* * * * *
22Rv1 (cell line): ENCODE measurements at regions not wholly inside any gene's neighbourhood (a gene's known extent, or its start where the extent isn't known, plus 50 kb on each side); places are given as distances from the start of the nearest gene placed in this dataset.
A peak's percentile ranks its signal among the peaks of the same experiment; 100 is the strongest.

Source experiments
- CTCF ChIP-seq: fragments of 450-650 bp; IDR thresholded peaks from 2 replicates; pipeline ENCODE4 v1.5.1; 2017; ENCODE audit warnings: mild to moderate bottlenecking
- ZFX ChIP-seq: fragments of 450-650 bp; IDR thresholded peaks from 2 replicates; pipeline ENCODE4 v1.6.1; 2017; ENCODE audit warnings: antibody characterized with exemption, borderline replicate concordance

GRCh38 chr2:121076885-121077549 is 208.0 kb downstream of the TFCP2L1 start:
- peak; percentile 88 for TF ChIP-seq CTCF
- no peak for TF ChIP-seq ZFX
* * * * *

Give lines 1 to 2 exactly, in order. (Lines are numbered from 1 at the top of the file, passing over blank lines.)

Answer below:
22Rv1 (cell line): ENCODE measurements at regions not wholly inside any gene's neighbourhood (a gene's known extent, or its start where the extent isn't known, plus 50 kb on each side); places are given as distances from the start of the nearest gene placed in this dataset.
A peak's percentile ranks its signal among the peaks of the same experiment; 100 is the strongest.